Ongoing structural reform and evolution in the higher education sector continue to pose complex challenges for educators, including those who teach introductory psychology courses. One such challenge is helping students to overcome the first-year hurdle and develop the core attributes required for success at tertiary level. Psychology educators are uniquely situated to help students develop these life-long learning skills by setting the development of “psychological literacy” as a principal aim of first-year courses. Psychological literacy can achieve this by developing critical thinking skills, problem solving skills, respect for diversity, and self-awareness. In fact, these core skills can provide the foundation for all students—not just psychology students—to achieve success. Because of this, there is potential for introductory psychology courses to become compulsory across all disciplines as a foundation block for commencing students. This would help students transition more seamlessly and have an excellent foundation for academic success, assisting universities to improve retention rates and achieve higher education participation targets set by government. In addition to this, compulsory psychological literacy development moves toward the university goal of creating “global citizens” and even beyond this to becoming a strategy for national agendas such as social inclusion. Pedagogical issues surrounding the appropriate content and methods of delivery required to develop psychological literacy warrant further collaborative discussion. In order to achieve quality learning and teaching within higher education, educators cannot ignore the potential of psychological literacy and psychology educators arguably have a responsibility to advocate its potential within their institution.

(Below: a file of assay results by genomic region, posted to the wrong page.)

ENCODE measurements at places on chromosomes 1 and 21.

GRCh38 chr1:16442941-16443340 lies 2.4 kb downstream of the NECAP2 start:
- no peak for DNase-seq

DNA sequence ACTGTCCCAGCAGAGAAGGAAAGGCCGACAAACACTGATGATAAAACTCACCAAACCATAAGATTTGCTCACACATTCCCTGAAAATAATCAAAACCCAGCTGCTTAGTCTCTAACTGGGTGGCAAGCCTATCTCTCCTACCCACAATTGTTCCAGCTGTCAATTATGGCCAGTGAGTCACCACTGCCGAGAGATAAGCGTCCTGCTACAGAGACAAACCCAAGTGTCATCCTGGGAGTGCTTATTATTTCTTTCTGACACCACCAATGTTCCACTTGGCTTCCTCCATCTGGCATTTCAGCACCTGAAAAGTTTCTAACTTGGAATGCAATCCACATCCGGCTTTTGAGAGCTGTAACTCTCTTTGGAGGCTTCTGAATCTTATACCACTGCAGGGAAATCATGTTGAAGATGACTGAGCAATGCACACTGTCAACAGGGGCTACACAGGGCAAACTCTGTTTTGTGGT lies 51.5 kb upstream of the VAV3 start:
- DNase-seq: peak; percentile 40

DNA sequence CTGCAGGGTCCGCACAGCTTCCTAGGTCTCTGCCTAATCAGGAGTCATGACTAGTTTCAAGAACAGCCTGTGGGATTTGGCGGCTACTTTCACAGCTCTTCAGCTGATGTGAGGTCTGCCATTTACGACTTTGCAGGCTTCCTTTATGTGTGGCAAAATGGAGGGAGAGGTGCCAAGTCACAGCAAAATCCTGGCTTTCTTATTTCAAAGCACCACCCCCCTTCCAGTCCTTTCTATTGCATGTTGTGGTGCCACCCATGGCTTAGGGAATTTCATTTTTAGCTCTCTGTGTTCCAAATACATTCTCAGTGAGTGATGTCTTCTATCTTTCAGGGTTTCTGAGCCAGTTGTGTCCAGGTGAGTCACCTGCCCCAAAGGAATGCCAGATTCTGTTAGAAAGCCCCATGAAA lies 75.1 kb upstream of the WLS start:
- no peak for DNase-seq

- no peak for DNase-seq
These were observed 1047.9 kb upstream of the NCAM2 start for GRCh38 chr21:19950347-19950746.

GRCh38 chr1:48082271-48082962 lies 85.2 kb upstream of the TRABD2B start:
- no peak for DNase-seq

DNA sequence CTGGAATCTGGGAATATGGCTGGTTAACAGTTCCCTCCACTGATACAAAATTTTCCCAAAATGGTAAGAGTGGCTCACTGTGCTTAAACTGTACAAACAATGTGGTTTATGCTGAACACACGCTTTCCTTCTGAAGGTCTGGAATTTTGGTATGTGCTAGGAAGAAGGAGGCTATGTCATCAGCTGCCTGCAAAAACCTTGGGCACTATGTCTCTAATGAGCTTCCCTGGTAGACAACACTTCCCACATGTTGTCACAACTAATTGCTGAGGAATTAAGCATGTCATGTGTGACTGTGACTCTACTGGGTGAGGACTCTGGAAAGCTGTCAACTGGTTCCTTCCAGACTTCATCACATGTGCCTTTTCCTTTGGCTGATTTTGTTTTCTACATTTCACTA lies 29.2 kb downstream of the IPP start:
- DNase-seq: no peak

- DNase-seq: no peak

Keywords: psychological literacy; global citizens; first-year students; introductory psychology; learning and teaching; student transition; critical thinking; problem solving; self-awareness; higher education
Chapter. 6217 words.
Subjects: Social Psychology
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